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It uses 2 RMT channels, one for RX and one for TX. Create the onewire object like this:
OnewireRmt* mgos_onewire_rmt_create(int pin,int rmt_rx,int rmt_tx);
OnewireRmt(uint8_t pin,uint8_t rmt_rx,uint8_t rmt_tx);
Perform a 1-Wire reset cycle. Returns 1 if a device responds with a presence pulse. Returns 0 if there is no device or the bus is shorted or otherwise held low for more than 250uS
void select(const uint8_t rom);
Issues a 1-Wire rom select command, you do the reset first.
Issues a 1-Wire rom skip command, to address all on bus.
void write(uint8_t v, uint8_t power = 0); void write_bytes(const uint8_t *buf, uint16_t count, bool power = 0);
Write a byte/sequence of bytes. If 'power' is one then the wire is held high at the end for parasitically powered devices. You are responsible for eventually depowering it by calling depower() or doing another read or write.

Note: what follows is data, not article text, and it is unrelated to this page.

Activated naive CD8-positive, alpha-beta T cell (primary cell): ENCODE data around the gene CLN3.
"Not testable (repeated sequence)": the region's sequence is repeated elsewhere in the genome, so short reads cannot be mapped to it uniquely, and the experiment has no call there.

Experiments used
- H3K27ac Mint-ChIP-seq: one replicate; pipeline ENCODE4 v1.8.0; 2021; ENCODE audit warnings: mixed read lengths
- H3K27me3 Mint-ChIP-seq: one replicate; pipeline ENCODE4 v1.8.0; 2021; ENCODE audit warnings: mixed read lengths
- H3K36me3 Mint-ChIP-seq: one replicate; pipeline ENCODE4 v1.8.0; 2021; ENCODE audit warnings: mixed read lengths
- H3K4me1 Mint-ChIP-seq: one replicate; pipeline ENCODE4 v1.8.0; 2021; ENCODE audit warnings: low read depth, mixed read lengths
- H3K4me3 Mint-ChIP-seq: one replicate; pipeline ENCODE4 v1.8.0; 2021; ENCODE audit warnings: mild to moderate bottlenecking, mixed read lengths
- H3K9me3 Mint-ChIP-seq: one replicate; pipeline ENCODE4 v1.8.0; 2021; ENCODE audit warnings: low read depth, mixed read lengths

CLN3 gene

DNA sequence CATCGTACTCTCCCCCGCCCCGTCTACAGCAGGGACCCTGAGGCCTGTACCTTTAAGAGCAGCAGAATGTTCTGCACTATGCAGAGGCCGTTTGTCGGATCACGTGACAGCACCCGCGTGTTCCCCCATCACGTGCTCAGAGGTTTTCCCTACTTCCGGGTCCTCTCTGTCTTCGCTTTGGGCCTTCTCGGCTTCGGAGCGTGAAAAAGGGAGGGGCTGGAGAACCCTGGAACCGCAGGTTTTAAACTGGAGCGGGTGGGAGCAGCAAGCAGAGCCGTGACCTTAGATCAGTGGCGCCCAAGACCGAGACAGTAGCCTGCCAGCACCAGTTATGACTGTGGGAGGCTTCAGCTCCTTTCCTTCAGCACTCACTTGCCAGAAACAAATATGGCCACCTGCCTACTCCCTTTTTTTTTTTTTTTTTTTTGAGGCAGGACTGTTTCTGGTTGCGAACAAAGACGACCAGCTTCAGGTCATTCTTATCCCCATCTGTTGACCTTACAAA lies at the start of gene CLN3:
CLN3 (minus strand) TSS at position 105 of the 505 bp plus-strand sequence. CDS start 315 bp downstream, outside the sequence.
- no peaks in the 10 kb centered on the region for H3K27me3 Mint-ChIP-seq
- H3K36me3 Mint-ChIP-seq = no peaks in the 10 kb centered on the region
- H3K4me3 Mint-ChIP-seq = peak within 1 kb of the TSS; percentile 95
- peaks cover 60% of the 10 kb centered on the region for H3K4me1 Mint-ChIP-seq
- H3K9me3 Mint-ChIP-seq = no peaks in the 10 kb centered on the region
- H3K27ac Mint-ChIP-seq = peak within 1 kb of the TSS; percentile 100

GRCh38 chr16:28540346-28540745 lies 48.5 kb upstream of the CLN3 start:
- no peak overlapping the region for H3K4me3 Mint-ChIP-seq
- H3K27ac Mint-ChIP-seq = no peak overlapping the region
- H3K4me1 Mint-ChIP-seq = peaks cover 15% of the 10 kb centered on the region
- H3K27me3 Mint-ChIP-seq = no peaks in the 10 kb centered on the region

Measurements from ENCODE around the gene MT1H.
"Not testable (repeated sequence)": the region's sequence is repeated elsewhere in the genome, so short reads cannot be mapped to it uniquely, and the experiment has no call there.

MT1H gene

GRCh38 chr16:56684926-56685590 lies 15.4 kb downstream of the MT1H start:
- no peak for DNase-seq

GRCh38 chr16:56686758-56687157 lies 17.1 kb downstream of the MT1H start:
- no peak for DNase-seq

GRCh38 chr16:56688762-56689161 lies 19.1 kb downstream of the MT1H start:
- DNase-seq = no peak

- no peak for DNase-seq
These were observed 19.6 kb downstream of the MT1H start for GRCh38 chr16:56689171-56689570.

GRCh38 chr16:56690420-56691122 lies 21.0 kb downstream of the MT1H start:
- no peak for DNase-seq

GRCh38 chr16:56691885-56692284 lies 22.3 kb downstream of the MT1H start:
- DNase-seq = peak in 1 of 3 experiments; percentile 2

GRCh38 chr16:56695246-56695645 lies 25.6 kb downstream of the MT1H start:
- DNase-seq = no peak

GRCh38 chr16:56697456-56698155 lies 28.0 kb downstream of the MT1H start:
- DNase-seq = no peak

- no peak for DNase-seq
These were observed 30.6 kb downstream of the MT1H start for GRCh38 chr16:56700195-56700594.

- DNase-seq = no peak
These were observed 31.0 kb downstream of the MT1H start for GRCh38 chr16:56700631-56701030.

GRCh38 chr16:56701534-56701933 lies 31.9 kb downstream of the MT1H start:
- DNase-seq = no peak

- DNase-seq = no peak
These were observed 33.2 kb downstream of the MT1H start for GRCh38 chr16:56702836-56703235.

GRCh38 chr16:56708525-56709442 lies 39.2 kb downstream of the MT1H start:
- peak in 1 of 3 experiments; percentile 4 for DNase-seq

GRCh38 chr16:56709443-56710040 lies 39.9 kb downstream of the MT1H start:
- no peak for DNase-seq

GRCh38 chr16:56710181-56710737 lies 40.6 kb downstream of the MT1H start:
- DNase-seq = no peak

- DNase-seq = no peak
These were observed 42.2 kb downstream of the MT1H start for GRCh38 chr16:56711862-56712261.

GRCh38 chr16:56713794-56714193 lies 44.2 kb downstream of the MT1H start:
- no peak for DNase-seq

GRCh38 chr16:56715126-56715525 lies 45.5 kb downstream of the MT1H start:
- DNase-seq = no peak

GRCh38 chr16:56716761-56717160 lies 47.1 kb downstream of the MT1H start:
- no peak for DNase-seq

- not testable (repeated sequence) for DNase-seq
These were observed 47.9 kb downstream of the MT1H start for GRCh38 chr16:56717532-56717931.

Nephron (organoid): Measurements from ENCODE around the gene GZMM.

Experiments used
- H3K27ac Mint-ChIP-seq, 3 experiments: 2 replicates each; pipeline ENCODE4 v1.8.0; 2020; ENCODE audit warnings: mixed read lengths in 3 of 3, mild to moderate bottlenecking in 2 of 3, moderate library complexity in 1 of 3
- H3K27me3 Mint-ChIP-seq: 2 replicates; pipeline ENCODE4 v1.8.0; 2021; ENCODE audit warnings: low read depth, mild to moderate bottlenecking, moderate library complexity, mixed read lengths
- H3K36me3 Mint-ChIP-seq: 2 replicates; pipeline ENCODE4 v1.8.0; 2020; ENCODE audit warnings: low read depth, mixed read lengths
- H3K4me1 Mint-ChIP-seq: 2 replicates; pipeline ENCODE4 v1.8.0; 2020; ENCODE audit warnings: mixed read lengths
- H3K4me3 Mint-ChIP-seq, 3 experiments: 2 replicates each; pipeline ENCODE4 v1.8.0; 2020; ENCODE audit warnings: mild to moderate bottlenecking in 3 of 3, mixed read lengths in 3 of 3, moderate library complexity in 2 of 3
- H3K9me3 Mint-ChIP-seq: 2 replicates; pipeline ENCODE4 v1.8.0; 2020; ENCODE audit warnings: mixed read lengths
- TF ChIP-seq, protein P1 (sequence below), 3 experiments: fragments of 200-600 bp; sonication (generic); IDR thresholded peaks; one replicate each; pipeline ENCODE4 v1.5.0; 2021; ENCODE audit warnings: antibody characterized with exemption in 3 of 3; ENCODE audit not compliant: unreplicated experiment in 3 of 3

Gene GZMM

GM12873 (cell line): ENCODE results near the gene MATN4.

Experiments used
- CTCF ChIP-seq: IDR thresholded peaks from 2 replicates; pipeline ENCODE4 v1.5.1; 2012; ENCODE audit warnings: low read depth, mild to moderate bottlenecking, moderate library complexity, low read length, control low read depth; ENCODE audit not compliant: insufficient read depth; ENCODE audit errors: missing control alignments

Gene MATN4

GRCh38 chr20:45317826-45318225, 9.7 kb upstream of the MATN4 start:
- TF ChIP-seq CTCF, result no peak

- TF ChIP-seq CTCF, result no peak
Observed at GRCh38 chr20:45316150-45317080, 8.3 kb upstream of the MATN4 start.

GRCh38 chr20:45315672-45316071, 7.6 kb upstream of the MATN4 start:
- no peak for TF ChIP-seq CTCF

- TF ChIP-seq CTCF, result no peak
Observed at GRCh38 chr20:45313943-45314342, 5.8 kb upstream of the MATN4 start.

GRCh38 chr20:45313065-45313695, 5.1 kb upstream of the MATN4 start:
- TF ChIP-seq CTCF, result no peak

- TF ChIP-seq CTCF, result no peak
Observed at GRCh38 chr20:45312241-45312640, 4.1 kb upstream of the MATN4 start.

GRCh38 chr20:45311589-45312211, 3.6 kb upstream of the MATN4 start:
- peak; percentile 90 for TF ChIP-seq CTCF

uint8_t read(void); void read_bytes(uint8_t *buf, uint16_t count);
Read a byte/sequence of bytes.
void write_bit(uint8_t v);
Write a bit. The bus is always left powered at the end, see note in write() about that.
Read a bit.
Stop forcing power onto the bus. You only need to do this if you used the 'power' flag to write() or used a write_bit() call and aren't about to do another read or write. You would rather not leave this powered if you don't have to, just in case someone shorts your bus.
Clear the search state so that if will start from the beginning again.
void target_search(uint8_t family_code);
Setup the search to find the device type 'family_code' on the next call to search(*newAddr) if it is present.
uint8_t search(uint8_t *newAddr, bool search_mode = true);
Look for the next device. Returns 1 if a new address has been returned. A zero might mean that the bus is shorted, there are no devices, or you have already retrieved all of them. It might be a good idea to check the CRC to make sure you didn't get garbage. The order is deterministic. You will always get the same devices in the same order.
static uint8_t crc8(const uint8_t *addr, uint8_t len);
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Compute a Dallas Semiconductor 8 bit CRC, these are used in the ROM and scratchpad registers.